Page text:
While emotional factors can affect the organs in our body by influencing their vital functions, the reverse is also true. The dysfunctions of our organs could also influence or alter our mentality,  causing  emotional disturbances. It is not uncommon for someone to experience emotional changes after recovering from a sickness, especially after a long, chronic illness. Typical emotional changes include becoming short- tempered, depressed or listless.


Diseases induced by prolonged or sudden emotional stimulants usually occur because of damage to the body’s internal organs. Each organ has its own physiology, functions and vital mechanisms, and each organ also manifests specific symptoms when it’s damaged. In general, emotional factors tend to influence, and more often cause, problems of the heart, liver and spleen. For example, emotional distress affecting the functions of the heart can disturb the heart’s ability to govern the mind, causing behavioural changes in a person such as being scared, panicky, forgetful, restless, irritable, hysterical or deranged. There may be an inability to control one’s emotions, violence or even insanity. When the liver’s functions are affected by emotional factors, symptoms include depression, taking long, deep sighs and feeling as if something is stuck in the throat, as well as anger and a bad temper. Additionally, in women there can be irregular menstruation, menstrual cramping or lumps in the breasts.

Pathogenic emotions can affect the spleen and stomach functions, with symptoms of indigestion, poor appetite, a bloated abdomen and irregular bowel movements.

There could also be either no menstruation or excessive menstruation in the case of spleen and heart deficiency. Nausea and abdominal pains may result if the liver is also affected. In general, diseases that are caused by emotional factors will usually produce symptoms of emotional disturbance, and these emotional disturbances often indicate the progress and outcome of the disease.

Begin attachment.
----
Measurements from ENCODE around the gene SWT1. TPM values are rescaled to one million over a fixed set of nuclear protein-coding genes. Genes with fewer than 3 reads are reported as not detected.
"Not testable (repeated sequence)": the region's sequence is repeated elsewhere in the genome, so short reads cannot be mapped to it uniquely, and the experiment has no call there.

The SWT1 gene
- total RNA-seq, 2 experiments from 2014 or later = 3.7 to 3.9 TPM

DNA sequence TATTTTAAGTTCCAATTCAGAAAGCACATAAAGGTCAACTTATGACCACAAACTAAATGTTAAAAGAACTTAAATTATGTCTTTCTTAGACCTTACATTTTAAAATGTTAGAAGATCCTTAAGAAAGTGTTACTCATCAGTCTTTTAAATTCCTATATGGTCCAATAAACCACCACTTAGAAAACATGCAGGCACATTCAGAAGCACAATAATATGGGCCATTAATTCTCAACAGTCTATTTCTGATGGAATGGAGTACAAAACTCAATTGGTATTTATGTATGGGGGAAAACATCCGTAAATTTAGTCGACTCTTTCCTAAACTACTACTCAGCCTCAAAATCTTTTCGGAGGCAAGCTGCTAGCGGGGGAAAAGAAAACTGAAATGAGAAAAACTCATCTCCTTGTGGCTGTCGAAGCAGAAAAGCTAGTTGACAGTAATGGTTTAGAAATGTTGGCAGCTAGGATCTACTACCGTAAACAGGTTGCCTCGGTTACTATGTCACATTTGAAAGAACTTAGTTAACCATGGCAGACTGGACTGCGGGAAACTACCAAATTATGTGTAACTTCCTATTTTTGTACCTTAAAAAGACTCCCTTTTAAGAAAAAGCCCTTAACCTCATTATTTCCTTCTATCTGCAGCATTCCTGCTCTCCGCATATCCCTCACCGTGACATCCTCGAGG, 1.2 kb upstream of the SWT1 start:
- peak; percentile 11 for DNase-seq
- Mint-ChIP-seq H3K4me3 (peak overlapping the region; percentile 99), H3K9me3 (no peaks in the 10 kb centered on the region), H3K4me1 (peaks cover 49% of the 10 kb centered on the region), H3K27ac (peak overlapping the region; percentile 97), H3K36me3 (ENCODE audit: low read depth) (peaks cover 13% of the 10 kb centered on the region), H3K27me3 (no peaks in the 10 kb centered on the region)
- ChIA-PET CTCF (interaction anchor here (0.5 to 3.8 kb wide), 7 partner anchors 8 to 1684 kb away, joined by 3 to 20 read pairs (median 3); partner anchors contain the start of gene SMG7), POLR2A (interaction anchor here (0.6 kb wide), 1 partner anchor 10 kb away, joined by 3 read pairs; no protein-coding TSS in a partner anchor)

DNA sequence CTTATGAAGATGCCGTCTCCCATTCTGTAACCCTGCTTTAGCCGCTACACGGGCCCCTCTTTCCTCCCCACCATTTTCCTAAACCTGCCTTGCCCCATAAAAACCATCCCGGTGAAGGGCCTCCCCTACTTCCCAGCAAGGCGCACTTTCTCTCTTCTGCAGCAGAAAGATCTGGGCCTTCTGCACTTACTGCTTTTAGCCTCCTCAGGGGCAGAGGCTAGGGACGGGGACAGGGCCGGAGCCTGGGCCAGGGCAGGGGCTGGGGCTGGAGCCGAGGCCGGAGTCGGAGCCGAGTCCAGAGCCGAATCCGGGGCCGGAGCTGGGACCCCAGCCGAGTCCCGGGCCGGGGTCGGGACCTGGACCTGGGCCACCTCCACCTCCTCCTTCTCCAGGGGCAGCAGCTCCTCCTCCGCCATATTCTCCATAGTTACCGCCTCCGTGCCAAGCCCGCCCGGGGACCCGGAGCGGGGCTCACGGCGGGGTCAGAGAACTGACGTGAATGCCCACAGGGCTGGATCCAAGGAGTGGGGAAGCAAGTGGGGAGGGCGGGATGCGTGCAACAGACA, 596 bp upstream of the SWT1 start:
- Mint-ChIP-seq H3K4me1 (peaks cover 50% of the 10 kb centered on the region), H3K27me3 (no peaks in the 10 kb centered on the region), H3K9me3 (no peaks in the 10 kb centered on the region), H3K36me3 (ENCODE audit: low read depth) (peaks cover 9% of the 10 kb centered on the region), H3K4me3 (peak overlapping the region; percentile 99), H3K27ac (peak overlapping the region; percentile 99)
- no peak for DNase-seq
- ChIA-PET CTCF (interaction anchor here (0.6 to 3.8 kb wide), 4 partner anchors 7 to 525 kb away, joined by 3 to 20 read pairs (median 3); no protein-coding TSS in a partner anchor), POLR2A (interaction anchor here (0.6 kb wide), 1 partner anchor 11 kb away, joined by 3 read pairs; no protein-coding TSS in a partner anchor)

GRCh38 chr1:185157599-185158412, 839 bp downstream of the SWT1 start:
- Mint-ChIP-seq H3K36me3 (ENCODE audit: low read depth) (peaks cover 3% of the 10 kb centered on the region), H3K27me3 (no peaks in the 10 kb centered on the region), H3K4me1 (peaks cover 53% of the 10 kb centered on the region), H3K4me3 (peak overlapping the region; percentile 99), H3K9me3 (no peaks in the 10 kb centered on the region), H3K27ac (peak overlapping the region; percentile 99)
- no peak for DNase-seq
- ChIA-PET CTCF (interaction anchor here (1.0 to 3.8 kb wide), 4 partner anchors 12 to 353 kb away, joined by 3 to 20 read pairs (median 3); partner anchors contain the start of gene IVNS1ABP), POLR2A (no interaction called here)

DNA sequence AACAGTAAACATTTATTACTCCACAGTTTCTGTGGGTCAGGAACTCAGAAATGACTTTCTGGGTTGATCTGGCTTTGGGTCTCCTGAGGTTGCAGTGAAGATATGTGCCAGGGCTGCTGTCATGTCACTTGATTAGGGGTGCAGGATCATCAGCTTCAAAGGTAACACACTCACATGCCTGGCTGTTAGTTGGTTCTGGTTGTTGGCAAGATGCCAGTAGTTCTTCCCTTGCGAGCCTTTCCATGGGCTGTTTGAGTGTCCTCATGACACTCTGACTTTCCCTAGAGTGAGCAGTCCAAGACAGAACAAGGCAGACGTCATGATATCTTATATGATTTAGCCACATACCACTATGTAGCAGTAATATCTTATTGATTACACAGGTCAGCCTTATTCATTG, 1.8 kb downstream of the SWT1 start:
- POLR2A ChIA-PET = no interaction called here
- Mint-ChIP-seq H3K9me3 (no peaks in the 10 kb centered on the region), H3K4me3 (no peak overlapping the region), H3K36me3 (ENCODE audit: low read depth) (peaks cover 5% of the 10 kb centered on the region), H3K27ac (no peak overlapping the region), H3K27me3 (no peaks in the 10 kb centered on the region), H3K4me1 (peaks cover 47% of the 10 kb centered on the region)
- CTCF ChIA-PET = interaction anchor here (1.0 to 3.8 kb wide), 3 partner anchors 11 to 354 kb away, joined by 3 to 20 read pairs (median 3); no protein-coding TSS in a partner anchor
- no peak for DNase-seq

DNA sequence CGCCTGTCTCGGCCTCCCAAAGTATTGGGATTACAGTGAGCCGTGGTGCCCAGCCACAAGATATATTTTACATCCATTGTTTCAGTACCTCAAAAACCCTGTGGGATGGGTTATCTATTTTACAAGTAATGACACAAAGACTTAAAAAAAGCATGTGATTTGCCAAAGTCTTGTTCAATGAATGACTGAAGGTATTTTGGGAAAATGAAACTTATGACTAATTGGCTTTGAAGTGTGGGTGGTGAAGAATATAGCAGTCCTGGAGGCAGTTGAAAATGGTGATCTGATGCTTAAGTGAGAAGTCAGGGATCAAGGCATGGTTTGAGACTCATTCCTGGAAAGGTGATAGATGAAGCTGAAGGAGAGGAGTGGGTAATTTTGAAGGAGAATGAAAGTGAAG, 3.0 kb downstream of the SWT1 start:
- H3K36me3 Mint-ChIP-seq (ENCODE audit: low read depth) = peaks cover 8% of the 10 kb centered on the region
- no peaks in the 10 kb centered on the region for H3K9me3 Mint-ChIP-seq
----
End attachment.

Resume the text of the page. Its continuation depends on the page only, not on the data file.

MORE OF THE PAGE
Epidemic Disease

Epidemic diseases are also pathogenic factors from the outside environment, and should be recognized as external pathogens. They are different from the six excessive climatic factors that were discussed previously, in that epidemic diseases are all acute and very infectious by nature. Practitioners of ancient traditional Chinese medicine noted that epidemic diseases would infect the whole family, whatever the age or gender of the individuals, with everyone manifesting the same symptoms. By the Ming Dynasty, two to three centuries ago, it became recognized that the infections were mainly spread through the nose or mouth. Examples of epidemic diseases include measles, mumps, diphtheria, chicken pox, cholera and influenza.

The occurrence of epidemic disease often follows severe natural disasters, such as floods and long droughts, when sudden or prolonged changes in nature create adverse conditions in our living environment and lifestyle. These changes are often so dramatic that it becomes difficult for the body to adjust properly and stay healthy. Furthermore, an unsanitary environment (such as overcrowded living space with poor ventilation or sewage systems) or unsanitary food and eating habits, creates a fertile atmosphere for epidemic disease. These issues, while environmental, are also often socially related. To prevent the spread of epidemic infections, appropriate authorities or governing agencies need to treat each and every episode of infectious disease in a timely and effective manner.

Another very important factor in the occurrence of epidemic disease is our own body’s ability to deal with, or to fight against, epidemic factors. When we are strong and healthy, we tend to be less susceptible to pathogens. Even when exposed, a strong body may be immune and will not become sick.